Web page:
Charitable Lead Annuity Trust Case Study

Charitable Lead Annuity TrustEstate Plan Concerns

Mary would like to make a large gift to her children. The asset that Mary has in mind is presently worth $1,000,000, but is expected to grow in value at a high rate (9%) and produce significant income (5%) for the foreseeable future.

► Gift to Children Could Save Taxes But Use Entire Exemption

She has been informed that gifting this type of asset, now, could save a large amount of estate taxes at her death. However, she also is aware that such a large gift would require her to use her entire $1,000,000 lifetime gift tax exemption to avoid gift tax, and she wonders whether there might be a better way to transfer the asset to her children.

► Charitable Interest, Too

Mary also is interested in providing financial support for her favorite charity.

Estate Plan Solution

After some consideration, Mary decides to implement a planning technique known as a Charitable Lead Annuity Trust (CLAT). Conceptually, Mary will create an irrevocable trust for the benefit of her favorite charity and her children.

► Initial Charity Annuity Follwed By Distribution to Children

An annuity will be paid to the charity for a specified period (10 years was chosen for this particular CLAT). At the end of this period, the charity’s interest ends and the remaining assets are distributed to Mary’s children (or retained in trust for their benefit).

Charitable Lead Annuity Trust Process

Charitable Lead Annuity Trust Process

Charitable Lead Annuity Trust Process
  1. Mary creates an irrevocable Charitable Lead Annuity Trust under which her favorite charity will receive an annuity in the amount of $129,505 for 10 years, with the remaining trust assets to be transferred to her children (or retained in trust for their benefit) at the end of the 10-year period.
  2. Upon creation of the CLAT, Mary transfers a selected asset worth $1,000,000 to the trustee of the CLAT. For federal gift tax purposes, the amount gifted to the trust is divided into 2 separate gifts, valued under IRS actuarial tables. The charity’s portion is gift tax free. The children’s portion of the gift is a taxable gift, which can be shelter from gift tax by Mary’s gift tax exemption. In this scenario, Mary designed the CLAT so that the taxable gift to the children is only $1.
  3. The annuity is paid to Mary’s favorite charity for 10 years, after which time the charity’s interest in the trust ends.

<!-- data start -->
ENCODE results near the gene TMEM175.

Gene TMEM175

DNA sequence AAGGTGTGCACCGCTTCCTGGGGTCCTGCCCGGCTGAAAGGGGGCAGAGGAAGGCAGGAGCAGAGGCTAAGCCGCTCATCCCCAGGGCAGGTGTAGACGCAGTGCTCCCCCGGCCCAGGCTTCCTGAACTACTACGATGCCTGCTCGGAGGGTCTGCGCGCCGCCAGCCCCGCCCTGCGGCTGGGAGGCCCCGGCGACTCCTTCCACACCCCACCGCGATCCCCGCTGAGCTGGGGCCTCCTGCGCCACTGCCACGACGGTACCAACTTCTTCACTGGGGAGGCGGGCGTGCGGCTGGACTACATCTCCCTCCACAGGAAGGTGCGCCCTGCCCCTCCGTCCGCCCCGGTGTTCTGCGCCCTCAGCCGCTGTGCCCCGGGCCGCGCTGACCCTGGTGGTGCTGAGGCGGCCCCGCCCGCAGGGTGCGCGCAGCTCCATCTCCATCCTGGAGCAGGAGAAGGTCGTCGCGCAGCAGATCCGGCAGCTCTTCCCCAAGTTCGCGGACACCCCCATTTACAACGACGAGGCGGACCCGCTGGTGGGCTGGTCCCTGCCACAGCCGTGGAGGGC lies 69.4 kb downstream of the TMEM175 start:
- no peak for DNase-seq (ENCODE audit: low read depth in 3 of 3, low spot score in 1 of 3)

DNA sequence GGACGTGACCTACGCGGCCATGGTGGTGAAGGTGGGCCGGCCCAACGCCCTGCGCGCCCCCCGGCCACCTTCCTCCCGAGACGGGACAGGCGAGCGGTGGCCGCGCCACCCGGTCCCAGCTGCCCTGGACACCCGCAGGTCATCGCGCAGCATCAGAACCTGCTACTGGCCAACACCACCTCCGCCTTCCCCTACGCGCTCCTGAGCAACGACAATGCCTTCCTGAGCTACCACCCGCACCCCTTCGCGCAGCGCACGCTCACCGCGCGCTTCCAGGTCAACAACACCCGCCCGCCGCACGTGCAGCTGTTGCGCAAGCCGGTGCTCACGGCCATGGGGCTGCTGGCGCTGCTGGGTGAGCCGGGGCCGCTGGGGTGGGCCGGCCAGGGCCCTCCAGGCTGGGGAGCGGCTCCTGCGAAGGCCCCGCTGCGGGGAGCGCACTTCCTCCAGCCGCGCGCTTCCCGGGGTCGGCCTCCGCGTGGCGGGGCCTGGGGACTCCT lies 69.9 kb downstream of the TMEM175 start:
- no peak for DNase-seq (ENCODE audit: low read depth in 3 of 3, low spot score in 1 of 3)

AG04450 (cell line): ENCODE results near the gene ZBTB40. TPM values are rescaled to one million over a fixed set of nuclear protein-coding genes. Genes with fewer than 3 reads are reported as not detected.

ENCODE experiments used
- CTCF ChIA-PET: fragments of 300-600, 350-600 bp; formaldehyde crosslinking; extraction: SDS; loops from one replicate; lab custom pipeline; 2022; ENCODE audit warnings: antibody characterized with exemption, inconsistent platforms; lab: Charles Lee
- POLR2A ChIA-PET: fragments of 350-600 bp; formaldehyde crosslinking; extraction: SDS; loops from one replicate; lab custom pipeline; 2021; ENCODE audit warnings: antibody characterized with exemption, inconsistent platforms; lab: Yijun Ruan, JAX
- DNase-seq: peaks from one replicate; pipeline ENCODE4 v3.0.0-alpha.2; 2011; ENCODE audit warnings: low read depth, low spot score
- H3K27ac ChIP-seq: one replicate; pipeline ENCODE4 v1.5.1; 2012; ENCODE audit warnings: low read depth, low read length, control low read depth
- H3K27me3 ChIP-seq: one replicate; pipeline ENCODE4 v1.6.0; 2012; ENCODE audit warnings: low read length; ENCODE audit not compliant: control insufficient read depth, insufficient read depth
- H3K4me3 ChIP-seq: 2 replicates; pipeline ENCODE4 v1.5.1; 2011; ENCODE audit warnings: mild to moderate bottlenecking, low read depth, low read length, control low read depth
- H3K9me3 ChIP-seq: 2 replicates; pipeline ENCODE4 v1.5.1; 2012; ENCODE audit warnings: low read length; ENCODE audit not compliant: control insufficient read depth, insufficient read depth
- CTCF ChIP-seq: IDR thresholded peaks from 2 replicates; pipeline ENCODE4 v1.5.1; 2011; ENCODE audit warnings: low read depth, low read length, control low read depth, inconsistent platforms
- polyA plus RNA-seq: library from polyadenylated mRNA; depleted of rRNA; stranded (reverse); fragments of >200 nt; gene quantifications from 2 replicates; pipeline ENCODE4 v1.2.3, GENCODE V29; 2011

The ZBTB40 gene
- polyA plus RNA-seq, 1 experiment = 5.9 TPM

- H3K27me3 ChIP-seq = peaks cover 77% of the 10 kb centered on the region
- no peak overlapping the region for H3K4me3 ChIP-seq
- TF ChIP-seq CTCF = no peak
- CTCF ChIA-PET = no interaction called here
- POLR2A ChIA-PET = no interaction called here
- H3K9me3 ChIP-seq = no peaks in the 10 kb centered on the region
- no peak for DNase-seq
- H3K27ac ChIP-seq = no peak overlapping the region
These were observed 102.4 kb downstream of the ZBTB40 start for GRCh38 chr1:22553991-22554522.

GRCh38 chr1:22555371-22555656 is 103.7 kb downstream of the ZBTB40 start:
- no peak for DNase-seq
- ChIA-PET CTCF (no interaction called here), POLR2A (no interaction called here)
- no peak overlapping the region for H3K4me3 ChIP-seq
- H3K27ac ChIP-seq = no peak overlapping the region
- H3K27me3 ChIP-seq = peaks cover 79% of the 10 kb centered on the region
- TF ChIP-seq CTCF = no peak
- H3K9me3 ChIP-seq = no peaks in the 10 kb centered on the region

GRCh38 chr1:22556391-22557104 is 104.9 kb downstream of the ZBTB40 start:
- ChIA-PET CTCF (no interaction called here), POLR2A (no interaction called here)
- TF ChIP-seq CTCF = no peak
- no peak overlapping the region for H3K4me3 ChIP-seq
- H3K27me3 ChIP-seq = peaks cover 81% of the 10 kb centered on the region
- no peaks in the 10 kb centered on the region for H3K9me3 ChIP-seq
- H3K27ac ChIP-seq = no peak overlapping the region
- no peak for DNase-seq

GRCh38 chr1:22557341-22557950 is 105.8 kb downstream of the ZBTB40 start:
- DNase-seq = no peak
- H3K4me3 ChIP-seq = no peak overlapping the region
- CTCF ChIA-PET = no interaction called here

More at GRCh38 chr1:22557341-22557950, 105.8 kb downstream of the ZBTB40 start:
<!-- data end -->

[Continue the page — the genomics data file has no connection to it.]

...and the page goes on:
4. At the end of year 10, remaining assets of the CLAT are transferred, estate and gift tax free, to the Grantor’s children outright or are retained in trust for their benefit.

Benefits

  • Charity Served: Income stream for grantor’s favorite charity (which could include grantor’s private foundation).
  • Estate and Gift Taxes Reduced: Assets eventually transferred to children with estate and gift taxes dramatically reduced or eliminated.
  • Integrates with Other Techniques: Can be used effectively with other planning techniques to enhance results.

Explanation

A Charitable Lead Annuity Trust (CLAT) is a special type of irrevocable “split interest” trust in which a fixed annuity is payable to a qualifying charity for a specified period of time, with the remainder of the trust’s assets to be transferred to one or more non-charitable beneficiaries (e.g., the grantor’s children) after the charity’s annuity ends.

► Focus on Tax Reduction When Assets Transferred

Creative use of the CLAT offers the potential for dramatic estate and gift tax savings. Properly designed, the CLAT allows the grantor (i.e., creator) of the trust to accomplish philanthropic goals (which could include funding his or her own private foundation) and eventually transfer a large amount of wealth to his or her children, free of estate and gift taxes. It is possible to design the trust to provide income tax benefits for the grantor; however, tax planning with the CLAT typically focuses on minimizing or eliminating estate and gift taxes on the trust assets transferred to the grantor’s children.

► Offers Asset Growth Potential and Flexibility

Generally, the trust should be funded with assets that can produce a substantial stream of income, while having strong potential for significant future growth in value. Note that this technique can be implemented either during the grantor’s lifetime or at the grantor’s death (via a testamentary trust). Other planning techniques may be used with the CLAT to enhance charitable benefits and the amount of wealth that is ultimately transferred to the children.

► Calculations Will Vary According to Current Market

Unless otherwise stated, actuarial calculations are based on the assumptions that the client is 65 years old and the Applicable Federal Rate (AFR) is 5.00%.

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The following notice is required by the IRS: Any U.S. Federal tax advice contained in this communication is not intended to be written or used, and cannot be used or relied upon, to avoid tax-related penalties under the Internal Revenue Code, or to promote, market or recommend to another any tax-related matter addressed herein.